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Hip Arthroscopy

Hip Arthroscopy

Hip arthroscopy-also known as arthroscopic hip surgery-brings a number of benefits to those who undergo the procedure. These include smaller incisions, an accelerated course of rehab and, ultimately, a much speedier return to athletic activities. As a minimally invasive surgical procedure, hip arthroscopy is used to both diagnose and repair joint injuries and conditions.

Although practiced for a number of years, hip arthroscopy surgery has not evolved as quickly as arthroscopy of other joints, such as the knee or shoulder. Because the hip joint is found much deeper in the body, it is harder to gain access to it. This is why it is very important for anyone performing hip arthroscopy to not only have a lot of experience in arthroscopic procedures, but also be well versed in dealing with the hip itself. Los Angeles orthopedic surgeon and sports medicine expert Dr. Kandil is regarded as an expert in this field.

HIP INJURIES AND CONDITIONS Hip injuries and conditions that Dr. Kandil can diagnose and treat with arthroscopic surgery include the following:
  • Femoro-Acetabular Impingement (FAI)
  • Acetabular labral tears
  • Loose bodies
  • Cartilage damage/Chondral Lesions
  • Arthritis
  • Hip capsule laxity and instability
  • Osteochondritis dissecans
  • Ligamentum teres injuries
  • Snapping hip syndrome
  • Iliopsoas bursitis
  • Loose bodies (synovial chondromatosis)
  • Toxic synovitis
  • Septic arthritis
  • Developmental dysplasia of the hip
  • Legg-Calve Perthes disease

During an arthroscopic procedure, the leg is placed into gentle traction to pull the femoral head away from the socket just far enough so that Dr. Kandil can view the entire joint and insert instruments to perform the necessary treatments. Small incisions are made, through which the arthroscope and surgical instruments can be inserted. Dr. Kandil then performs a full diagnostic evaluation of the joint.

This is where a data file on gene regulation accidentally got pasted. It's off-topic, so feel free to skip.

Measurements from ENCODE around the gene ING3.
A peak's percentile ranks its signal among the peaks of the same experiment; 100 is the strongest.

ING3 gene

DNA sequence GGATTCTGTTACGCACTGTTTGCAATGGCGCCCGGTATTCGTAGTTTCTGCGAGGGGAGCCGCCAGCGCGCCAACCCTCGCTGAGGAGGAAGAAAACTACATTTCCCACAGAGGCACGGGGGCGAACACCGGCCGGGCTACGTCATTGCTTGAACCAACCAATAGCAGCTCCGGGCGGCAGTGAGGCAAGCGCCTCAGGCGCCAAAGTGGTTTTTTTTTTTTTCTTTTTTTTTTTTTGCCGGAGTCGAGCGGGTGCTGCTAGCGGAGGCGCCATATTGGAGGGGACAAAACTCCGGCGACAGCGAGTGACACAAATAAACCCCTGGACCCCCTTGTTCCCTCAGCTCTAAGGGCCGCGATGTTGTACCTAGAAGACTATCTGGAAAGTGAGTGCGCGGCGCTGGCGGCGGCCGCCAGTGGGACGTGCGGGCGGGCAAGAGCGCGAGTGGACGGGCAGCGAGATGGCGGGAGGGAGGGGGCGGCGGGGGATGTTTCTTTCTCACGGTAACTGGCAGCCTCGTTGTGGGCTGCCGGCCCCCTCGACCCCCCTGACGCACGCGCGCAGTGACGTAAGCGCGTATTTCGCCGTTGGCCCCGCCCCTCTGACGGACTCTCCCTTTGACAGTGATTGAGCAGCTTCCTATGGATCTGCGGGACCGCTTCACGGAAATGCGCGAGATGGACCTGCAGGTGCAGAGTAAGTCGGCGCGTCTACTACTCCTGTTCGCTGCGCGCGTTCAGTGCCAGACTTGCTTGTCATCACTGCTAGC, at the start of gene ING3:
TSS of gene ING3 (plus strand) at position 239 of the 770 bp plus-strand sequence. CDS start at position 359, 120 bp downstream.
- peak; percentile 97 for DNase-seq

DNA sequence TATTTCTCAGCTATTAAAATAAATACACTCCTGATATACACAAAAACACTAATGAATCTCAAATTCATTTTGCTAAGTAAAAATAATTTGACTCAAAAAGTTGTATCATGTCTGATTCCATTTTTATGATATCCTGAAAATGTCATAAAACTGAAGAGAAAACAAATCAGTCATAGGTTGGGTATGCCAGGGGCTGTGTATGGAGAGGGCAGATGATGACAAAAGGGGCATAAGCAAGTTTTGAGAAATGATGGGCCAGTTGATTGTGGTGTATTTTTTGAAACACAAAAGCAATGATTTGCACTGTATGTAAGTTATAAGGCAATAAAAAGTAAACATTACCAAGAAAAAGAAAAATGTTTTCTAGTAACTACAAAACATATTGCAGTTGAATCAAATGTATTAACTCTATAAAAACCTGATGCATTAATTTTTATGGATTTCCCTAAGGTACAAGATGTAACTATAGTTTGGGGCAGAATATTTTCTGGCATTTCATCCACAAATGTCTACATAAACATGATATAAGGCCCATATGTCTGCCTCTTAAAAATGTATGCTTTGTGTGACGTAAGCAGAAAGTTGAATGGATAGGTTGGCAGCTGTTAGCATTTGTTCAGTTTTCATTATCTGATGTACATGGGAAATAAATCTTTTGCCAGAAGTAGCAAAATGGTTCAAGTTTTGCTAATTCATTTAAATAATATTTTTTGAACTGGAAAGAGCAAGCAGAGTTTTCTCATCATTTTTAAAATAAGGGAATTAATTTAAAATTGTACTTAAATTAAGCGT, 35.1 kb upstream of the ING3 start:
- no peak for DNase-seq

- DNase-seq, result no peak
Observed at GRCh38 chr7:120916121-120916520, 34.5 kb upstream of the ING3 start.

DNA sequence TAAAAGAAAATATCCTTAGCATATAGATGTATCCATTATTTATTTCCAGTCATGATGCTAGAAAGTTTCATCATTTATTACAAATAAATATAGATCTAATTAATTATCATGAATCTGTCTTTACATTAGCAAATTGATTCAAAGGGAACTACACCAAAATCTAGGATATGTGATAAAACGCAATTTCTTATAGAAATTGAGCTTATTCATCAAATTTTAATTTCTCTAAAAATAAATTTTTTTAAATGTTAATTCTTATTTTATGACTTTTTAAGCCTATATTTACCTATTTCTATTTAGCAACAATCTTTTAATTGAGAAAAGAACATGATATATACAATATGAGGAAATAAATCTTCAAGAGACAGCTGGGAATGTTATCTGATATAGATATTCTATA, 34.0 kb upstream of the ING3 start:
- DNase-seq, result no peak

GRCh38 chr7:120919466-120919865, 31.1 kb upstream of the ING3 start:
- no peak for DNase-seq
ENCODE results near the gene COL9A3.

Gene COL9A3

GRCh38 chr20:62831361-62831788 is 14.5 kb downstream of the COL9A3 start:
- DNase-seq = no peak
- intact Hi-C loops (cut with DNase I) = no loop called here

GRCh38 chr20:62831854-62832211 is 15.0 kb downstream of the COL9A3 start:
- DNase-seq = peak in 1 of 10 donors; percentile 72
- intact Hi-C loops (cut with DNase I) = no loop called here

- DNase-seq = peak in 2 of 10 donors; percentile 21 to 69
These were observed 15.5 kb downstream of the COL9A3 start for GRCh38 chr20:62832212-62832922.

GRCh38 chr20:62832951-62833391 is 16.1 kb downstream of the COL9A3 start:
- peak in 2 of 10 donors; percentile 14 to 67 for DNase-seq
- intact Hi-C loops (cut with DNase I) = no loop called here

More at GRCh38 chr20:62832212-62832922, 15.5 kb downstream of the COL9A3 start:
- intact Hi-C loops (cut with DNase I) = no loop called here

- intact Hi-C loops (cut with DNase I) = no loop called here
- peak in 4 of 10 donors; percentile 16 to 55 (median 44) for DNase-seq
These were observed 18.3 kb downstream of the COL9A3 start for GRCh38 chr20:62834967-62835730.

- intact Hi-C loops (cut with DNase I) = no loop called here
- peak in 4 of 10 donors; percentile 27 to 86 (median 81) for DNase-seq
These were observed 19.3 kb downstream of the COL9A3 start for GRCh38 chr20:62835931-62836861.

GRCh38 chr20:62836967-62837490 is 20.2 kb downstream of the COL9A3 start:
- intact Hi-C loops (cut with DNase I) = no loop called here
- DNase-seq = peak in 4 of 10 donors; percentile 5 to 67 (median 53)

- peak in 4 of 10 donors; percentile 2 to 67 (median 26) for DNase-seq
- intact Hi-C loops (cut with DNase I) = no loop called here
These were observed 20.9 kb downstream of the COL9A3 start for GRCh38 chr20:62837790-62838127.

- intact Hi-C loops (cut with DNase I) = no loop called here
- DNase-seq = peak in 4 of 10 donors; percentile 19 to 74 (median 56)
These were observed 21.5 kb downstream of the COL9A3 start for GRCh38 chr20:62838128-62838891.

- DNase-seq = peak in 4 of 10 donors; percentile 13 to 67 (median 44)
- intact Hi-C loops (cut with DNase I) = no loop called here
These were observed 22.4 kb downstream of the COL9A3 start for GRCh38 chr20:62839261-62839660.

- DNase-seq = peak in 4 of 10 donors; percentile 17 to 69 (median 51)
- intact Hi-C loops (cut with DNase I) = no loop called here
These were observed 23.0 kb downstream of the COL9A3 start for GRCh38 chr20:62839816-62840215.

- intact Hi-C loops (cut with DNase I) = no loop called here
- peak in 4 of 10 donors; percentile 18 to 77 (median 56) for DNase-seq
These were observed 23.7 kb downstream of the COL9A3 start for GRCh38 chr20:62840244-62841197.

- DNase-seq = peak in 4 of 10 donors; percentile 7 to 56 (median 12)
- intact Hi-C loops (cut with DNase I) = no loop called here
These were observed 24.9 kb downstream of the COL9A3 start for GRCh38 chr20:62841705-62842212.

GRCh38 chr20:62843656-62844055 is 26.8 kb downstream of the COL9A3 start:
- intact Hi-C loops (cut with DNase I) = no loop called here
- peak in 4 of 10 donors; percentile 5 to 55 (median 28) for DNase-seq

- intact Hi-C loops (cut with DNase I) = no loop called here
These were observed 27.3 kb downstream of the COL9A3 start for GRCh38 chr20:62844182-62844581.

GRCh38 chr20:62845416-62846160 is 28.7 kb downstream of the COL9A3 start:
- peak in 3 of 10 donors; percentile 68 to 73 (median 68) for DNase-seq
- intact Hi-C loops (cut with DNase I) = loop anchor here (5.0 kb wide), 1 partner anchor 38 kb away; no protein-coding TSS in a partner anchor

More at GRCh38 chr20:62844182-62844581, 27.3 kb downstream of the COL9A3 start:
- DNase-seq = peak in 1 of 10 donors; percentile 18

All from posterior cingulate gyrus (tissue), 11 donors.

The arthroscopic hip procedures that can be performed from this point include:
  • Smoothing or repairing labral tears
  • Decompressing or “sculpting” areas of bony impingement
  • Trimming bone spurs
  • Removing loose bodies of inflamed tissue
  • Debriding or “smoothing out” loose or damaged cartilage


Although each patient’s recovery will vary, patients are usually discharged from the recovery room within one to two hours after arthroscopic hip surgery. It is important that they have someone to drive them home following their procedure. The use of crutches may be required for a period of up to four weeks following surgery. In the first weeks after surgery, patients work on regaining motion around the joint and perform gentle strengthening exercises. Typically, patients work with a physical therapist for assistance with these exercises and stretches.

Most patients can begin light activities (such as cycling or swimming) within a few weeks, though patients most often take about 12 weeks for recovery. Of course, there are specific procedures that may require a more lengthy rehabilitation, so check with your doctor about the specific plans for your recovery.


Q: Is a physical examination necessary before having arthroscopic hip surgery?

A: Yes, you will need a physical examination to assess your health and determine if there are any problems that may interfere with surgery.

Q: Should I tell my surgeon about any medication I’m taking?

A: It is very important that your surgeon know if you are currently taking any medications prior to surgery. You could be required to stop taking these medications before undergoing the procedure.

Q: What complications could occur from this type of surgery?

A: Complications from hip arthroscopy surgery may include injury to nerves or vessels, infection, and blood clots. The traction could also stretch some nerves and cause numbness, but this is usually only a temporary condition. Fortunately, complications after arthroscopic hip surgery are very uncommon.

Q: Do I have to go through any rehabilitation after hip arthroscopy, and if so, what exercises might I have to do?

A: Your specific rehabilitation program depends on the surgery you have had. Exercises can include gentle progressive resistive exercises, increased range of motion exercises, gentle joint distraction techniques, and balance work.

Q: What are the long term outcomes of hip arthroscopy?

A: Recovery is dependent upon the nature of the original injury or condition and the extent of damage in the joint, as well as the patient’s commitment to rehab. Many people who undergo hip arthroscopy surgery return to a high level of activity.


If you would like more information about hip arthroscopy or have any other questions that can be answered by Dr. Kandil, contact Kandil Orthopedic Sports Medicine today at 310-736-2793. You can also make an appointment by booking online.


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